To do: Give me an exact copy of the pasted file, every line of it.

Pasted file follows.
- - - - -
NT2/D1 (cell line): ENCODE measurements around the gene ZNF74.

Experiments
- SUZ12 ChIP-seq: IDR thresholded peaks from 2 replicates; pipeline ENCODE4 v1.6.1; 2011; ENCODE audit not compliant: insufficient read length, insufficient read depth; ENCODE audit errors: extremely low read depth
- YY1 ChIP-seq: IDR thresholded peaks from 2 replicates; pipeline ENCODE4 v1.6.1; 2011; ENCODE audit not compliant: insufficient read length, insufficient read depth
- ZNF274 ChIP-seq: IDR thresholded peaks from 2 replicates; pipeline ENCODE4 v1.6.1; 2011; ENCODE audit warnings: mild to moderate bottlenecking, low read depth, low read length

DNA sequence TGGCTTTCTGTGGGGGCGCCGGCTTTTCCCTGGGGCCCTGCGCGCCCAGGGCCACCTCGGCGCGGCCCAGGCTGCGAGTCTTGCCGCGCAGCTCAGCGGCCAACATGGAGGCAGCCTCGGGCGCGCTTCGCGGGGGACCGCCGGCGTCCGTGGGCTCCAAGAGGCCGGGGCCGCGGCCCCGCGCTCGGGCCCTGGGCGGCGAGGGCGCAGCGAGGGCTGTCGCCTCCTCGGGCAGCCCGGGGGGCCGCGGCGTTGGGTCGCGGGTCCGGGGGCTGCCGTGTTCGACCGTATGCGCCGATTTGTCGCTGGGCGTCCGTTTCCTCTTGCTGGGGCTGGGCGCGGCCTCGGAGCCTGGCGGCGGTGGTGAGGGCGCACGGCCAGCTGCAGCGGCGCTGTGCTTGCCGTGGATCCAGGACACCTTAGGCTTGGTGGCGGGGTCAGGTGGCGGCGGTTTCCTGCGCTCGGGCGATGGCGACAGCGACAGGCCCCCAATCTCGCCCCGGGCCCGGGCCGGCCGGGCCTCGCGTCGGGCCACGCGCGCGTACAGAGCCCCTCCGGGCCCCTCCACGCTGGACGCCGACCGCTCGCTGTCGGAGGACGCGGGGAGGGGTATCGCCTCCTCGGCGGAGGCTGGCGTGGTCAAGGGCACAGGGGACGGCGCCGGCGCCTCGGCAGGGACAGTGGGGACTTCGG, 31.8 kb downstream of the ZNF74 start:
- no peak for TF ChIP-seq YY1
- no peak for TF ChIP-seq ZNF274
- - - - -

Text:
NT2/D1 (cell line): ENCODE measurements around the gene ZNF74.

Experiments
- SUZ12 ChIP-seq: IDR thresholded peaks from 2 replicates; pipeline ENCODE4 v1.6.1; 2011; ENCODE audit not compliant: insufficient read length, insufficient read depth; ENCODE audit errors: extremely low read depth
- YY1 ChIP-seq: IDR thresholded peaks from 2 replicates; pipeline ENCODE4 v1.6.1; 2011; ENCODE audit not compliant: insufficient read length, insufficient read depth
- ZNF274 ChIP-seq: IDR thresholded peaks from 2 replicates; pipeline ENCODE4 v1.6.1; 2011; ENCODE audit warnings: mild to moderate bottlenecking, low read depth, low read length

DNA sequence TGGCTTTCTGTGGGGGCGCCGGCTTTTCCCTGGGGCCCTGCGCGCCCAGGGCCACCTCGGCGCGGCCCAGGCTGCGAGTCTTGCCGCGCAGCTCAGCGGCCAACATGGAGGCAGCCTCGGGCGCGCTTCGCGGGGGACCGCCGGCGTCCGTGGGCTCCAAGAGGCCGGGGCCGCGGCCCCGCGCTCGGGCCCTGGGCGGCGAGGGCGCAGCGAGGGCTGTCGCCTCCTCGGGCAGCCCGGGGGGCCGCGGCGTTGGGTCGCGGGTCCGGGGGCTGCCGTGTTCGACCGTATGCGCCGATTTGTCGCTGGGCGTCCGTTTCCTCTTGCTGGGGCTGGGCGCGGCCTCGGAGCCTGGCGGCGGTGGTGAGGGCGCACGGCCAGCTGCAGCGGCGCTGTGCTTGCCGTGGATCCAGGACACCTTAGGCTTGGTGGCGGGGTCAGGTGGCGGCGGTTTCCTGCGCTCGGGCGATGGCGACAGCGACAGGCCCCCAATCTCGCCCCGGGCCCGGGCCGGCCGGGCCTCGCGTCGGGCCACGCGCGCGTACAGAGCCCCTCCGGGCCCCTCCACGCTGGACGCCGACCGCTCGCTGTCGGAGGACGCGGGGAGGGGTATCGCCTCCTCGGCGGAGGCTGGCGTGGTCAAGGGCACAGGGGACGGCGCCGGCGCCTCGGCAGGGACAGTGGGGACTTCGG, 31.8 kb downstream of the ZNF74 start:
- no peak for TF ChIP-seq YY1
- no peak for TF ChIP-seq ZNF274